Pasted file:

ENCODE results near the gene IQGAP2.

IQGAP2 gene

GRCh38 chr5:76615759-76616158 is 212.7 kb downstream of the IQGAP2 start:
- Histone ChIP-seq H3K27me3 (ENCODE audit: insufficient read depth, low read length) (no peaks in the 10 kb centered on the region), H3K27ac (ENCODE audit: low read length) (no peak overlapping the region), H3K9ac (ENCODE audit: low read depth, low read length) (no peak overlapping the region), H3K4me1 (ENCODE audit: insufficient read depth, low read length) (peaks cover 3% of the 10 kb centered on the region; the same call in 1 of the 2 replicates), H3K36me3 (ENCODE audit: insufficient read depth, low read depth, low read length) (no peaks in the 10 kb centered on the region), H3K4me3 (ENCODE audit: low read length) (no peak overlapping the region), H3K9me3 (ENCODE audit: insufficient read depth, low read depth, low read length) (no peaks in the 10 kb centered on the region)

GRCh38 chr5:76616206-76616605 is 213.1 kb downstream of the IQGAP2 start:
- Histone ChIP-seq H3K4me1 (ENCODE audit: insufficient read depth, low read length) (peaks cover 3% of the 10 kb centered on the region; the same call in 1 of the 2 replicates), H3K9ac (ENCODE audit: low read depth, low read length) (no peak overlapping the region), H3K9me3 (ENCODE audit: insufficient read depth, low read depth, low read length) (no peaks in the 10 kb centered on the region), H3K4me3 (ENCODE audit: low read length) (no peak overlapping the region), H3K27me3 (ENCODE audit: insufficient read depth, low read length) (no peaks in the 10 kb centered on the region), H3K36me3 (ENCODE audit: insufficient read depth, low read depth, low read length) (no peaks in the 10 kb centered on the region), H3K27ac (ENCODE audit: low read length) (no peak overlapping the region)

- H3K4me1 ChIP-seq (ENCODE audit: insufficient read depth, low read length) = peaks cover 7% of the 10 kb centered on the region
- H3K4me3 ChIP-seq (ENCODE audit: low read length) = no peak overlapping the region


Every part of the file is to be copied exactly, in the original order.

ENCODE results near the gene IQGAP2.

IQGAP2 gene

GRCh38 chr5:76615759-76616158 is 212.7 kb downstream of the IQGAP2 start:
- Histone ChIP-seq H3K27me3 (ENCODE audit: insufficient read depth, low read length) (no peaks in the 10 kb centered on the region), H3K27ac (ENCODE audit: low read length) (no peak overlapping the region), H3K9ac (ENCODE audit: low read depth, low read length) (no peak overlapping the region), H3K4me1 (ENCODE audit: insufficient read depth, low read length) (peaks cover 3% of the 10 kb centered on the region; the same call in 1 of the 2 replicates), H3K36me3 (ENCODE audit: insufficient read depth, low read depth, low read length) (no peaks in the 10 kb centered on the region), H3K4me3 (ENCODE audit: low read length) (no peak overlapping the region), H3K9me3 (ENCODE audit: insufficient read depth, low read depth, low read length) (no peaks in the 10 kb centered on the region)

GRCh38 chr5:76616206-76616605 is 213.1 kb downstream of the IQGAP2 start:
- Histone ChIP-seq H3K4me1 (ENCODE audit: insufficient read depth, low read length) (peaks cover 3% of the 10 kb centered on the region; the same call in 1 of the 2 replicates), H3K9ac (ENCODE audit: low read depth, low read length) (no peak overlapping the region), H3K9me3 (ENCODE audit: insufficient read depth, low read depth, low read length) (no peaks in the 10 kb centered on the region), H3K4me3 (ENCODE audit: low read length) (no peak overlapping the region), H3K27me3 (ENCODE audit: insufficient read depth, low read length) (no peaks in the 10 kb centered on the region), H3K36me3 (ENCODE audit: insufficient read depth, low read depth, low read length) (no peaks in the 10 kb centered on the region), H3K27ac (ENCODE audit: low read length) (no peak overlapping the region)

- H3K4me1 ChIP-seq (ENCODE audit: insufficient read depth, low read length) = peaks cover 7% of the 10 kb centered on the region
- H3K4me3 ChIP-seq (ENCODE audit: low read length) = no peak overlapping the region